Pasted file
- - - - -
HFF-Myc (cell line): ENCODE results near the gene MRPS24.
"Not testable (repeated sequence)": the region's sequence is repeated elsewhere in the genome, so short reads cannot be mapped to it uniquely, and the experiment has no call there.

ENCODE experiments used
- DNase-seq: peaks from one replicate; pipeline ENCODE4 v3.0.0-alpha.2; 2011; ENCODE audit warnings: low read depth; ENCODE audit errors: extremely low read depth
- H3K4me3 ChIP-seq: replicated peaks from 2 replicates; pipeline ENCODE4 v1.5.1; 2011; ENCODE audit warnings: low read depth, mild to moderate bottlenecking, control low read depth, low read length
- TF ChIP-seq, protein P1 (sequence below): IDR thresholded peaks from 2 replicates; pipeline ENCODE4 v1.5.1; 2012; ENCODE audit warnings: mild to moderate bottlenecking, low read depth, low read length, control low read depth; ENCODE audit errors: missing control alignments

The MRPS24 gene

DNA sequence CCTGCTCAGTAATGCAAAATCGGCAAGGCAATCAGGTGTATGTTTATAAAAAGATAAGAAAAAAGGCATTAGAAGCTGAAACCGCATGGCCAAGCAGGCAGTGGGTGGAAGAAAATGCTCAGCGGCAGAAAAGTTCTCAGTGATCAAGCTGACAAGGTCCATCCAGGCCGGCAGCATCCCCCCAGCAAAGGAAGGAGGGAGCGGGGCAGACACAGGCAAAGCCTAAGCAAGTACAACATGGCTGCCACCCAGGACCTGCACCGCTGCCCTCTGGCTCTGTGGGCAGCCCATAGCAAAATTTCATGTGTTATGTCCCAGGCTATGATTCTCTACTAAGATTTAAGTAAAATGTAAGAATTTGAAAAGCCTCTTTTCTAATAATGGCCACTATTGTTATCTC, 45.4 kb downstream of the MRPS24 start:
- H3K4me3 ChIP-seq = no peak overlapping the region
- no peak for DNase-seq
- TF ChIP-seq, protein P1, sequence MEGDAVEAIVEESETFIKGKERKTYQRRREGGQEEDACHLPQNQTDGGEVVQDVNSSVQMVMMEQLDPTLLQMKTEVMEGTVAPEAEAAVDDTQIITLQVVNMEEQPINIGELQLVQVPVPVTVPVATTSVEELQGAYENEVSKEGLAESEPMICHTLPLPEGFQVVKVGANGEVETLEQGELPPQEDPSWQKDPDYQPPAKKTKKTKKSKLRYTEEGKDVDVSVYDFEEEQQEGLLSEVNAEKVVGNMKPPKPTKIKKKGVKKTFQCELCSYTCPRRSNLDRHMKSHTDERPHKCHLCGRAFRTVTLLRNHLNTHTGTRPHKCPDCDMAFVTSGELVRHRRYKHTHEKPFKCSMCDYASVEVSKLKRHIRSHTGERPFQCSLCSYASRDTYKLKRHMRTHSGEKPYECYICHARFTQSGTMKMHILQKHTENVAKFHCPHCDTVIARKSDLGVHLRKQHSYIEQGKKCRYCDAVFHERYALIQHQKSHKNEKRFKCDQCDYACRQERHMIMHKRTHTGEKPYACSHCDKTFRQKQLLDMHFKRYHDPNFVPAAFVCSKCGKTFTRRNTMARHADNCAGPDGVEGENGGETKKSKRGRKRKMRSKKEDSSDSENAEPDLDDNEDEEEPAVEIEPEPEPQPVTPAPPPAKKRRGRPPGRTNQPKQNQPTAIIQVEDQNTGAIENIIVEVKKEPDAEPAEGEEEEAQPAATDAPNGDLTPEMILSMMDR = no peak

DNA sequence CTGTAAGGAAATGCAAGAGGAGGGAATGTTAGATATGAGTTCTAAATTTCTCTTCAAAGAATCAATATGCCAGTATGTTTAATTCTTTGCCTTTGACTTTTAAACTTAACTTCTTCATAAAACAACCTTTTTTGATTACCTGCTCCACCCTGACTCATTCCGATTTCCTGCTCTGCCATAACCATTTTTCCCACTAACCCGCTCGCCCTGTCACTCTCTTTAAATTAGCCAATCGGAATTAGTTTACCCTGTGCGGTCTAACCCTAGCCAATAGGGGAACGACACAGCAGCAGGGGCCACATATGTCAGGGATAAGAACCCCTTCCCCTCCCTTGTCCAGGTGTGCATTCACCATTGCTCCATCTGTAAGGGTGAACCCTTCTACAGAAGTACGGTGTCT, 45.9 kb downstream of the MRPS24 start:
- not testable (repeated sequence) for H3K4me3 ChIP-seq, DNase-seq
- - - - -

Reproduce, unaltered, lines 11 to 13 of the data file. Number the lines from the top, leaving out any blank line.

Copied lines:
- TF ChIP-seq, protein P1, sequence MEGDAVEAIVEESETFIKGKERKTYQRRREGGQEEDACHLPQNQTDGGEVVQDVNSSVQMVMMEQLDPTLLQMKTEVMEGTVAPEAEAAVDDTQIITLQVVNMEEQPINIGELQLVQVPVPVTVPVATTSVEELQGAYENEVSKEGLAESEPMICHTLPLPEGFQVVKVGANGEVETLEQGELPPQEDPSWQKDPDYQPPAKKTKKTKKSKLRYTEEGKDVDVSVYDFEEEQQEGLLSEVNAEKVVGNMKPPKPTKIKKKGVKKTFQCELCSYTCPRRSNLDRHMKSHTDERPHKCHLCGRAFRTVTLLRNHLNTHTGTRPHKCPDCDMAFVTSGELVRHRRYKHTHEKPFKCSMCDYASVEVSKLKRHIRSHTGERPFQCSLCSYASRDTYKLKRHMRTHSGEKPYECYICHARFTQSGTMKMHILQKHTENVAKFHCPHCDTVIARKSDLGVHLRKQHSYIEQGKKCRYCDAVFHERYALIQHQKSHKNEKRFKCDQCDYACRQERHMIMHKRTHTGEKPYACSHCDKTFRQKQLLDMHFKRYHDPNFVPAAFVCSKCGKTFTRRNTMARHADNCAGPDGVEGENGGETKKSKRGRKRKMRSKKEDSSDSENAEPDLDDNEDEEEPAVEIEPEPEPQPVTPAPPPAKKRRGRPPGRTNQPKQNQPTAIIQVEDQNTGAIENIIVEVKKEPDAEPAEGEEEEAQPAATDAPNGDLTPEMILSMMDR = no peak

DNA sequence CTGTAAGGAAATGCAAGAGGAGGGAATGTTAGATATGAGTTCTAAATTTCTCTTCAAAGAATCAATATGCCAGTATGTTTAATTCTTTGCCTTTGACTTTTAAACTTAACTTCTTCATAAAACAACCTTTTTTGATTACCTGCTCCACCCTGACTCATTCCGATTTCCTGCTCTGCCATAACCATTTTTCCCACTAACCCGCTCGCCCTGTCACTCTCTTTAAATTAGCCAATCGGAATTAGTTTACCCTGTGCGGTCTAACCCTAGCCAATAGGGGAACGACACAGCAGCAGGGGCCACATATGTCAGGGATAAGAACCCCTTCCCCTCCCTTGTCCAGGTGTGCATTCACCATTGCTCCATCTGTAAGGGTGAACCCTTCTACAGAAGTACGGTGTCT, 45.9 kb downstream of the MRPS24 start:
- not testable (repeated sequence) for H3K4me3 ChIP-seq, DNase-seq